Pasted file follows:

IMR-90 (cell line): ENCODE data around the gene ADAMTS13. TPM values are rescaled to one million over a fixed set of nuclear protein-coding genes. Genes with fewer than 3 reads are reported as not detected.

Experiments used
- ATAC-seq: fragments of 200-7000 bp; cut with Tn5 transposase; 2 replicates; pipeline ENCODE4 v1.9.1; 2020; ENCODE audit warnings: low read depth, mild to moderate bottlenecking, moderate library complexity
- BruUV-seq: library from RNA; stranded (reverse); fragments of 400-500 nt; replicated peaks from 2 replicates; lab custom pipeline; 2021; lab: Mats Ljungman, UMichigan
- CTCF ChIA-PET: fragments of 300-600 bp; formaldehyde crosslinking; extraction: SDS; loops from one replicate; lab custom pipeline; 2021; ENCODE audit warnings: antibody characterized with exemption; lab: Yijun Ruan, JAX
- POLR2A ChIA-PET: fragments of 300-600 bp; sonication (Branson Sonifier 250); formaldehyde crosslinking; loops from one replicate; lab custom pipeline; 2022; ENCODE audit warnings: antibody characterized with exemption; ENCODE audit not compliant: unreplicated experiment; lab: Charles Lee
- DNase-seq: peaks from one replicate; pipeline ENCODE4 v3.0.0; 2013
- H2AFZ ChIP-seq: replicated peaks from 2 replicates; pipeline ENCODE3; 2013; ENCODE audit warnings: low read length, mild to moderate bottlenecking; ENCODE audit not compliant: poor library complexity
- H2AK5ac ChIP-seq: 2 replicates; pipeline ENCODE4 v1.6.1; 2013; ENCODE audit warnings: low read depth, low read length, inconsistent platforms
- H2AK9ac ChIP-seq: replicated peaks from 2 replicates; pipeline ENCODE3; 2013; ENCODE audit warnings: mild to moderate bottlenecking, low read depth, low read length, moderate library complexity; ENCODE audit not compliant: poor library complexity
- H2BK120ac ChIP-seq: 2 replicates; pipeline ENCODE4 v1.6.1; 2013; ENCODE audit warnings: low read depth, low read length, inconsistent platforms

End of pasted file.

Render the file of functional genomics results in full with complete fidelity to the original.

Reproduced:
IMR-90 (cell line): ENCODE data around the gene ADAMTS13. TPM values are rescaled to one million over a fixed set of nuclear protein-coding genes. Genes with fewer than 3 reads are reported as not detected.

Experiments used
- ATAC-seq: fragments of 200-7000 bp; cut with Tn5 transposase; 2 replicates; pipeline ENCODE4 v1.9.1; 2020; ENCODE audit warnings: low read depth, mild to moderate bottlenecking, moderate library complexity
- BruUV-seq: library from RNA; stranded (reverse); fragments of 400-500 nt; replicated peaks from 2 replicates; lab custom pipeline; 2021; lab: Mats Ljungman, UMichigan
- CTCF ChIA-PET: fragments of 300-600 bp; formaldehyde crosslinking; extraction: SDS; loops from one replicate; lab custom pipeline; 2021; ENCODE audit warnings: antibody characterized with exemption; lab: Yijun Ruan, JAX
- POLR2A ChIA-PET: fragments of 300-600 bp; sonication (Branson Sonifier 250); formaldehyde crosslinking; loops from one replicate; lab custom pipeline; 2022; ENCODE audit warnings: antibody characterized with exemption; ENCODE audit not compliant: unreplicated experiment; lab: Charles Lee
- DNase-seq: peaks from one replicate; pipeline ENCODE4 v3.0.0; 2013
- H2AFZ ChIP-seq: replicated peaks from 2 replicates; pipeline ENCODE3; 2013; ENCODE audit warnings: low read length, mild to moderate bottlenecking; ENCODE audit not compliant: poor library complexity
- H2AK5ac ChIP-seq: 2 replicates; pipeline ENCODE4 v1.6.1; 2013; ENCODE audit warnings: low read depth, low read length, inconsistent platforms
- H2AK9ac ChIP-seq: replicated peaks from 2 replicates; pipeline ENCODE3; 2013; ENCODE audit warnings: mild to moderate bottlenecking, low read depth, low read length, moderate library complexity; ENCODE audit not compliant: poor library complexity
- H2BK120ac ChIP-seq: 2 replicates; pipeline ENCODE4 v1.6.1; 2013; ENCODE audit warnings: low read depth, low read length, inconsistent platforms